Introduction from Jury's President

A blank white page and a purple crayon 

In my four years at the Silent Book Contest I have examined hundreds and hundreds of projects and every time, together with the other jurors, we have found ourselves having no small difficulty when making the selections. Decisions have never been easy or obvious and always – and this is not a trivial observation by any means – we have been unanimous in agreeing that the level of quality has increased. This year the challenge was even more difficult but at the same time I would say richer and more exciting. This is all thanks to Gianni De Conno who with his usual calm ability to plan and look into the future, understood that something was moving in the world of silent books and that a particular sector, with its historical autonomy and its precise statutes, was undergoing tremendous changes, looking for new ways and opportunities. Here, what seemed to be a courageous and perhaps risky bet turned out to be a winner right from the start. Beyond the obvious lack of a written text people might wonder what unites such different works as those that over time have been awarded or selected. I was about to use the usual metaphor of the “fil rouge” or “common thread” but then I realized that I should really refer to the “purple crayon” that Harold uses in Crockett Johnson’s timeless classic. Suffice to say that what is confirmed here is the creative power that comes from the blank page, the insistent nagging thinking that after endless hours or days of work eventually leads to a story. It could be said that this also happens with picture books, but in the case of silent books, all this is enhanced even more, and can be seen to unfold in the overwhelming involvement of the readers, with their emotions and ability to “see”.

– Walter Fochesato

Jury's videos wall

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About the contest after 4 years as president of the Jury 

Walter Fochesato, president of the jury, speaks about the growth of the SBC during the years and about the magical “alchemy” between beginners and already famous illustrators who took part in the SBC2020.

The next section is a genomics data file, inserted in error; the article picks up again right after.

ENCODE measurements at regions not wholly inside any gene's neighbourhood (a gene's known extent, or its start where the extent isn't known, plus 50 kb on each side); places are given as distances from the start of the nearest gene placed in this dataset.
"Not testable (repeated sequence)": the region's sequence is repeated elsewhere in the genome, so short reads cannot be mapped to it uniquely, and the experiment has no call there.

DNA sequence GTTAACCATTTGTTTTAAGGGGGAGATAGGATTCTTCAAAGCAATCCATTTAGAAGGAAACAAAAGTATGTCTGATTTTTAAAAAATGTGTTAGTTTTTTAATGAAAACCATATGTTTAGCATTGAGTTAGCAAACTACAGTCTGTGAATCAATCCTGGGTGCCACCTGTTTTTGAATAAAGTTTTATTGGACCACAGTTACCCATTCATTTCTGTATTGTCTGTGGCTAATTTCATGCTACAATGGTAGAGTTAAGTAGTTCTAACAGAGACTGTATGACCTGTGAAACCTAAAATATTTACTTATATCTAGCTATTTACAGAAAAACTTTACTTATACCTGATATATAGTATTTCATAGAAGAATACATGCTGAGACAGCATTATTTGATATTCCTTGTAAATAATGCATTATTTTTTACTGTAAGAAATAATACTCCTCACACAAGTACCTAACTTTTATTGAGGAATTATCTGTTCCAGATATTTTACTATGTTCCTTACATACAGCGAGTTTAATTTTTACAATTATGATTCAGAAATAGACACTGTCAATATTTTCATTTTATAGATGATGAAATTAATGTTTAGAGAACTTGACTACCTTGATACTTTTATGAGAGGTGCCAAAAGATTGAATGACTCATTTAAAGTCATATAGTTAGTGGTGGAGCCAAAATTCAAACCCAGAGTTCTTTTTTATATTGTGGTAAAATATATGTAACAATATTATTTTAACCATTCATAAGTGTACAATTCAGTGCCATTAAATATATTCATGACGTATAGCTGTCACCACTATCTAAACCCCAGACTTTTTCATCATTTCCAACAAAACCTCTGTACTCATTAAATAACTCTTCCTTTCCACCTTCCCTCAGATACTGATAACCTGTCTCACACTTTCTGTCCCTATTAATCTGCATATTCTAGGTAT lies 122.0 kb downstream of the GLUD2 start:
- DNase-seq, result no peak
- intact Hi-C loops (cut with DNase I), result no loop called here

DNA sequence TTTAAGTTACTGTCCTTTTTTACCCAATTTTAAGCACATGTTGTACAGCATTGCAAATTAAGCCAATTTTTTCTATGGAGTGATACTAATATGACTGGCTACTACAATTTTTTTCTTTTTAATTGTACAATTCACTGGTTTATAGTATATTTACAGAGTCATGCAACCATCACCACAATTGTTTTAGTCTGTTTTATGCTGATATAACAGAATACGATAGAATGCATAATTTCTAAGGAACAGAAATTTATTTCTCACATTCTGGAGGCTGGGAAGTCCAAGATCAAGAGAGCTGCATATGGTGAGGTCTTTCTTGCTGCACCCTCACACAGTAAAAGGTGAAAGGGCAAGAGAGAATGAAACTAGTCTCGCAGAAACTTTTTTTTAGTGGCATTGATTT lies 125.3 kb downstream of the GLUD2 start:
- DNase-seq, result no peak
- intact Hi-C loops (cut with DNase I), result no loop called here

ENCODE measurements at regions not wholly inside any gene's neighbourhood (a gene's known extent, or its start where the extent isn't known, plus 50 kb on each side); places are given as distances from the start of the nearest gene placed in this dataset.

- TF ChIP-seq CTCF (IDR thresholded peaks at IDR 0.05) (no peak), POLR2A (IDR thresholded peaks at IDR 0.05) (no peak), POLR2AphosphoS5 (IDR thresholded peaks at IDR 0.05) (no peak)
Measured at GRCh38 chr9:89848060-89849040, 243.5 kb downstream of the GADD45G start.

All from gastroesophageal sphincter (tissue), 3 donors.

How the Silent Book Contest is grown and what’s next

Patrizia Zerbi, publisher of Carthusia Edizioni, speak about the new opportunities and challenges for the SBC, with Carthusia now in charge of the full management of the contest.

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Silent books meet chinese illustrators 

Sara Wang, literary agent, tells us about the growing popularity of the SBC in China and the future perspective of this competition all over the world.

How to do a good silent book

How should be a work made in order to pass the selection and be chosen by the jury? Let’s hear it from Javier Zabala, worldwide-known illustrator and member of the Jury of the SBC2020.

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The contest as winner and then as a juror 

Arianna Papini, illustrator and winner of the 2017 SBC, talks about the new experience of being a juror of the 2020 edition, and the chance to meet many other “silent languages”.

Quality and variety of the received works

Emanuela Bussolati, illustrator, talks about the dedication and commitment of the SBC2020 participants, the result of a very good job made by the schools of illustration.

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Silent Book Contest meets the Salone Internazionale del Libro di Torino 

Eros Miari from the Turin International Book’s Fair tells us how silent books came into the “world of words”, the Turin Books Fair, and about the new “child-jury” of the upcoming Silent Book Contest Junior.

Bologna Children’s Book Fair and Silent Book Contest

Elena Pasoli, director of Bologna Children’s Book Fair, speaks about the increasingly close relationship between SBC and BCBF during the years, and about the emotional aspect of being a member of the jury.

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The power of silent communication

What do words have to do with the Silent Book Contest? Sonja Riva, journalist and member of the 2020 SBC jury, talks about the magic behind a “silent musicality”.

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